The EU's issues are difficult to resolve but easy to understand. First, there is too much debt. Greece's debt to GDP is more than 150 percent and Italy's is not far behind.
Portugal's debt is only about 95 percent of its GDP, but its private debt to GDP is an eye opening 230 percent.
During the next 3 years, it is estimated that Portugal's debt to GDP will be more than 130 percent. And debt to GDP may not even be the right metric to be looking at.
The real question is how much revenue are these countries generating from their GDP—i.e., tax receipts—and how does that revenue compare to its debt. This metric is much closer to the corporate world's debt capacity ratio of debt to EBITDA.
The second issue is that these countries are cutting spending—i.e., austerity—and raising taxes when they already are suffering from an economic downturn. An economy will slow, not grow, when spending cuts are coupled with tax increases. These actions take money out of the economy, rather than putting it in.
It's with this in mind, that two rules of debt restructurings should be remembered.
Rule #1: The only way to fix a debt crisis is to reduce the debt.
Rule #2: A multi-party debt restructuring is complex and takes time.
In the corporate world, when a company begins having financial problems, it will cut spending and focus on its core businesses. This makes good sense. However, once a company recognizes it has a debt crisis—as opposed to a liquidity crisis or a cyclical issue that can be remedied when the cycle turns—it follows these rules and, after hard fought negotiations, good planning and careful debt capacity analysis, fixes its balance sheet so it can grow and compete.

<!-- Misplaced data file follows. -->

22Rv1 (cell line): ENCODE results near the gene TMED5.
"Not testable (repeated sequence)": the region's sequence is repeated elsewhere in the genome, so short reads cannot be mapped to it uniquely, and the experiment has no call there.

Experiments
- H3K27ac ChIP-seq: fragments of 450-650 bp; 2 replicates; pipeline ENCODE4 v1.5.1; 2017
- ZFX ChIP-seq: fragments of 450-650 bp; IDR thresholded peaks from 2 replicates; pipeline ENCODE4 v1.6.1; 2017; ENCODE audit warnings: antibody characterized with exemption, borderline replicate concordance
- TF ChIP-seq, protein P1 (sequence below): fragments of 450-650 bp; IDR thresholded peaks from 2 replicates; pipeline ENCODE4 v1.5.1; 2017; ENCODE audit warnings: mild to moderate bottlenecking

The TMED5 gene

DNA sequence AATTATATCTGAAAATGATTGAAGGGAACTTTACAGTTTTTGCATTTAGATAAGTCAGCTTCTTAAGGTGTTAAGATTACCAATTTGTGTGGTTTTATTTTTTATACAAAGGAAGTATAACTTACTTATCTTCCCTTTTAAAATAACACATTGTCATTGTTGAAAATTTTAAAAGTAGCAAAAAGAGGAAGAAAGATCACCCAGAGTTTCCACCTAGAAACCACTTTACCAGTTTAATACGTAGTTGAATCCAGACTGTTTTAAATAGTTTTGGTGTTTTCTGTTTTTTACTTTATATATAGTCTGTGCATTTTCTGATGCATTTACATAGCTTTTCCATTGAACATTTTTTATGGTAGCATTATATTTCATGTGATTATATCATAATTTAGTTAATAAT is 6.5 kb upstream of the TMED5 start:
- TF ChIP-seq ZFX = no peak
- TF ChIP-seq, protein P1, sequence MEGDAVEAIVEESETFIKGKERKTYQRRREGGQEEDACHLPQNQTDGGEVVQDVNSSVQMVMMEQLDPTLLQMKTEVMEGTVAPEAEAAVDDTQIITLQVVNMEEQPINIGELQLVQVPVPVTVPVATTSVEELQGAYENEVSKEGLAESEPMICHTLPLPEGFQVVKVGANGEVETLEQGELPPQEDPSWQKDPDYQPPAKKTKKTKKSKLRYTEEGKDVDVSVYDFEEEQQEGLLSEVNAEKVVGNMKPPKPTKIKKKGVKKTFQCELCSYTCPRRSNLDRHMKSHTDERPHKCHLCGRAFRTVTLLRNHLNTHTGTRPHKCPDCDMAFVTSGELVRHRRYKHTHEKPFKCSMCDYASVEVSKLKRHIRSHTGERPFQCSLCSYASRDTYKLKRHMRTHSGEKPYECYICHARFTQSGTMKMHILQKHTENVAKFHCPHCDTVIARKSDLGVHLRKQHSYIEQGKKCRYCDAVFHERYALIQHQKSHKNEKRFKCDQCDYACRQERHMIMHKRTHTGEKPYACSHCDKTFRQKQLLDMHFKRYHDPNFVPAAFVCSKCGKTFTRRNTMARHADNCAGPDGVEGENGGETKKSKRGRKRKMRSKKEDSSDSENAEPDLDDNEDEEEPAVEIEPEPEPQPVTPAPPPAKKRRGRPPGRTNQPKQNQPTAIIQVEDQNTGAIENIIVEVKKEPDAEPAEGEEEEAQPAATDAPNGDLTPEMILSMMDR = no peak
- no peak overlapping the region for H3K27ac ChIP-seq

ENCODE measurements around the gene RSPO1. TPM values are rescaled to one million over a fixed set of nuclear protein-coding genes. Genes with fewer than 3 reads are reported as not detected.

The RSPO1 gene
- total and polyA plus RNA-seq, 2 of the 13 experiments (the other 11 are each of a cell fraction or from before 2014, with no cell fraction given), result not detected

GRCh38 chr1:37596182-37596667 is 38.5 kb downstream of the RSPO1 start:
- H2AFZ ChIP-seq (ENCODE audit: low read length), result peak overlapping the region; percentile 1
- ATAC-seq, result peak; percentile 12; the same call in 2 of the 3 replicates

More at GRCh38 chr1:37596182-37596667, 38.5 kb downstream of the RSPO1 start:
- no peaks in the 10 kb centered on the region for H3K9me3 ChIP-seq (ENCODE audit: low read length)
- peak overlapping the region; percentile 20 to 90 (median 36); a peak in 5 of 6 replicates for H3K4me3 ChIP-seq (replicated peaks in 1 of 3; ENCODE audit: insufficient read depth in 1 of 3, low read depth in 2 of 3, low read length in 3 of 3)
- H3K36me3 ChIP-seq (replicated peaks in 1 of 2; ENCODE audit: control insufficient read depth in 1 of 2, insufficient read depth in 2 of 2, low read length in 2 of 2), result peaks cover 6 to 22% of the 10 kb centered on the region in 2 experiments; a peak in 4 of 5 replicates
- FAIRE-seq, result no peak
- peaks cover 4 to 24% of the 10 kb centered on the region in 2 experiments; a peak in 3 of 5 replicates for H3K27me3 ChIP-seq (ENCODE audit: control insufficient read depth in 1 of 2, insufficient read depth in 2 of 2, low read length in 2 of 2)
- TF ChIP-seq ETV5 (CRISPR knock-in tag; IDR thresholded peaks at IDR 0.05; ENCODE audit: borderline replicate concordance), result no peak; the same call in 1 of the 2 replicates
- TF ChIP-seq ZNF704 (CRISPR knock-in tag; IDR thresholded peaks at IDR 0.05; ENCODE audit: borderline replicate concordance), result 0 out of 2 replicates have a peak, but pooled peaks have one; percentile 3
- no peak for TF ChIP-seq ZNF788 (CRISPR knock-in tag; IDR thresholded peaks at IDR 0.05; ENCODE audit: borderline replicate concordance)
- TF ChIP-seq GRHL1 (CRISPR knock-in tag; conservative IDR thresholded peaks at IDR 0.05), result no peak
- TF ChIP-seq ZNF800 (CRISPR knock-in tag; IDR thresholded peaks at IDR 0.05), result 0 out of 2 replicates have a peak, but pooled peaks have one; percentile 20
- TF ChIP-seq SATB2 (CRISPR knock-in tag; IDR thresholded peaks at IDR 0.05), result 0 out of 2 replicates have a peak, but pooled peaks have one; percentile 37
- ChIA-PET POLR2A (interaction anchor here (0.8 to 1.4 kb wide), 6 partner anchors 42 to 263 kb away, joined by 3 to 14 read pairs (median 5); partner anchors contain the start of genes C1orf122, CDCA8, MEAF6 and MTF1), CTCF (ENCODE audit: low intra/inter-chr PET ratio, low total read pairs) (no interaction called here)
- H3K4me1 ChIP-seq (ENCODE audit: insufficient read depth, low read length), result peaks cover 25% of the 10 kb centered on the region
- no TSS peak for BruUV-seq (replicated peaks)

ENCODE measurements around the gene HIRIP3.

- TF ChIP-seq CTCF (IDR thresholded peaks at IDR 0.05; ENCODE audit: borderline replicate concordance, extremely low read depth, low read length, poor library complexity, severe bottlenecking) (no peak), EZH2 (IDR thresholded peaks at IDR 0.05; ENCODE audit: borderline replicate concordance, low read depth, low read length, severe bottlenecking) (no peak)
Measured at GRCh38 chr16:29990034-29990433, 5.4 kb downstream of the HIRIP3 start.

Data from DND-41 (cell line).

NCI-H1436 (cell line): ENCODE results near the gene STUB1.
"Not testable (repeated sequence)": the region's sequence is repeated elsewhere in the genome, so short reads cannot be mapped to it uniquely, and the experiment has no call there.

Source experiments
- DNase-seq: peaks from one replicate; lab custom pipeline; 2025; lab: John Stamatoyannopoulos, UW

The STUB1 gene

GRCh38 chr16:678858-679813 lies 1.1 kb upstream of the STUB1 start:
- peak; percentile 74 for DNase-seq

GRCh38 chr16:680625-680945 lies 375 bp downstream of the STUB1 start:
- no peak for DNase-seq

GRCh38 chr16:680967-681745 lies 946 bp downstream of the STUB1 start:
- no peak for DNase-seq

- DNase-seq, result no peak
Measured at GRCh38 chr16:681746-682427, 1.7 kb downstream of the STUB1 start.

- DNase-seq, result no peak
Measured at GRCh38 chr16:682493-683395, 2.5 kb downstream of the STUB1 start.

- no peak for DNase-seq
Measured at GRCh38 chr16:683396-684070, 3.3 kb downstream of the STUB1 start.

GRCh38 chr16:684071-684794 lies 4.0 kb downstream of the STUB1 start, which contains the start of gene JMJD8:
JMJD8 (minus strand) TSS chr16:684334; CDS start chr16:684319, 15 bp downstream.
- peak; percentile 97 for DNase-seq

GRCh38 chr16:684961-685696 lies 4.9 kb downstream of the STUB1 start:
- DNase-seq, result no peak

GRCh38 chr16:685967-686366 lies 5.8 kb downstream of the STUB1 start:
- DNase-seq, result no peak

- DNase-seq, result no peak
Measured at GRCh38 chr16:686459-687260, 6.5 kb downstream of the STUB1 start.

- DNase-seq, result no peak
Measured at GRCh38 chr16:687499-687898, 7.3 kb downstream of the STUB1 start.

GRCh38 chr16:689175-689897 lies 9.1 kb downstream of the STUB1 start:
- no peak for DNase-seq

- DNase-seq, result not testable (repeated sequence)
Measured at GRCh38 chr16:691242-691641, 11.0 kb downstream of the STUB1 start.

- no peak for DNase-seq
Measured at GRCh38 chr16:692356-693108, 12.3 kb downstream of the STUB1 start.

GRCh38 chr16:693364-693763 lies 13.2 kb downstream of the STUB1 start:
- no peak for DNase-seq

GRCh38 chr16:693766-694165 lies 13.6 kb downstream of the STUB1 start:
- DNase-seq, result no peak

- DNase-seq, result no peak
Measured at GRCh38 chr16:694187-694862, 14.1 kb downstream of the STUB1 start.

Oftentimes, the balance sheet restructuring is coupled with an operational restructuring, e.g., pared down business units, etc., but the key is reducing the debt. In the sovereign world, it is not that easy, especially in the EU, with so many nations weighing in as they understandably look out for their own citizens and own banks. In this world, politics comes into play, which leads to a third rule.
Rule #3: Don't play politics with a debt crisis.
A debt crisis needs to be solved through financial analysis, not political analysis. Financial analysis focuses on the long term, while political analysis focus on the short term. A debt crisis cannot be fixed through short-term measures. A sovereign debt crisis, by its nature, is rife with uncertainty and dangers.
The EU needs to figure out how to reduce the debt of its member countries and adequately capitalize its banks. This requires a complex restructuring through careful planning, extensive analysis and precise execution. With 17 Euro zone finance ministers trying to determine the best course of action, this restructuring will not be easy and the markets will need to interpret the political rhetoric it will hear.
This situation needs a savior—a leader with the will and the courage to make decisions that will position Europe for the long term and with the power of persuasion to convince the members of the EU to restructure the unsustainable debt. The time is now to start planning and to begin Europe's debt restructuring.
Jon Henes is a partner in the restructuring group at Kirkland & Ellis LLP where he has led some of the most complex restructurings in the United States and abroad across a variety of industries, including media, chemicals, energy, manufacturing, real estate, retail and telecommunications. Jon has also frequently appeared on CNBC's "Worldwide Exchange" as a guest expert on various financial and economic topics, federal, state and local fiscal issues.